Mountain Ash Tree v. Moose

The entrance to the Joe Dodge Lodge is decorated with a variety of native plants from high bush blueberries to Balsam Fir. One of the more outstanding flora is the mountain ash tree (Sorbus americana) that is now stripped of all leaves and berries. A once flourishing and beautiful icon of the garden, the mountain ash became a moose’s (Alces alces) breakfast. Noticed first in August, and slowly stripped of all vegetation throughout September, the October stage of this ash tree is quite depressing.

Moose (Algonquin for “eater of twigs”) lack upper incisors, so they tear rather than snip the bark, leaves, and twigs off trees. Their skull contains 32 teeth consisting of 12 ridged molars, 12 premolars, 6 incisors, and 2 canines. Weighing anywhere from 800 to 1200 lbs, a moose can consume 40 to 60 lbs of vegetation a day. This is the equivalent to a 150lb human eating 7.5 lbs of salad a day! To fully absorb nutrients, moose have four-chambered stomachs coupled with regurgitation and the chewing of cud to break down cellulose. A moose may chew its cud up to 8 hours a day! In preparation for winter, they increase their body weight by as much as 25%. As they do not hibernate, moose spend the winter in quiet solitude, stripping the bark and twigs off of trees and eating conifer needles. As this does not provide as much nutrition as leaves and aquatic vegetation, the winter is a time of rest and hunger.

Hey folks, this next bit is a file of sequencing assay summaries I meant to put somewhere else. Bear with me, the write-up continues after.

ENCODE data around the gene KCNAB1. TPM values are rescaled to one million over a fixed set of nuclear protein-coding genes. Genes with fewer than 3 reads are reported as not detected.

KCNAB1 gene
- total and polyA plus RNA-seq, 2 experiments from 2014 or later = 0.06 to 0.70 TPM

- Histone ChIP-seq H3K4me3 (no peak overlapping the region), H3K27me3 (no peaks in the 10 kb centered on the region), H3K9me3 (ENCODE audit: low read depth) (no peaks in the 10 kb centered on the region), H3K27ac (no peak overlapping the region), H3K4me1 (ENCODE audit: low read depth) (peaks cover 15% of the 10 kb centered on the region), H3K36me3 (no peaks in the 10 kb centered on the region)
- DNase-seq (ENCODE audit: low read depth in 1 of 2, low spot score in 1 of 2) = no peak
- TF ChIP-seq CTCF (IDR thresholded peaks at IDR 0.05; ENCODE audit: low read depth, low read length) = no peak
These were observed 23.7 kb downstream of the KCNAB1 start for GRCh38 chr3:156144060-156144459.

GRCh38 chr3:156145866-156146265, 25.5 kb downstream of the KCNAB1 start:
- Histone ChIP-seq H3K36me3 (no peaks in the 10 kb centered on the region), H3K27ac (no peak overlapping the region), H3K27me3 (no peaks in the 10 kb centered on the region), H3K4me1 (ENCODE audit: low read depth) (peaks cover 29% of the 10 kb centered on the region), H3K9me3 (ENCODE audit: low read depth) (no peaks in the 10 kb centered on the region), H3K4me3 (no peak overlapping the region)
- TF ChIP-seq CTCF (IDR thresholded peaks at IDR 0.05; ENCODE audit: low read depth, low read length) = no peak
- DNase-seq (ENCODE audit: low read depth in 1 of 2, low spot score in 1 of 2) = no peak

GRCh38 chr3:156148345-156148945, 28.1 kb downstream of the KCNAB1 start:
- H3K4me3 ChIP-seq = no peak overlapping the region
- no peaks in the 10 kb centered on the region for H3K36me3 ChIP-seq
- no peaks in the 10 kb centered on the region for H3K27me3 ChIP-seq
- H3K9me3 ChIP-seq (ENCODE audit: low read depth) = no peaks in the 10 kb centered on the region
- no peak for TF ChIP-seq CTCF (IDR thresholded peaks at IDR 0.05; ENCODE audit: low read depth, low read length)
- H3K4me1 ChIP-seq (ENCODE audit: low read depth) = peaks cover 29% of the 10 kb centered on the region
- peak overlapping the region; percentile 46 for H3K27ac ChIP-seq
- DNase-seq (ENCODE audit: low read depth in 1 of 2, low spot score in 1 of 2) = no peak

If you come upon a moose this fall, observe from a distance. Moose are going into the rut, or mating, season and the males tend to be irritable as they attempt to win the affections of a lady!

-H. Cowan
AMC Naturalist Guide

Credit: S. Kennedy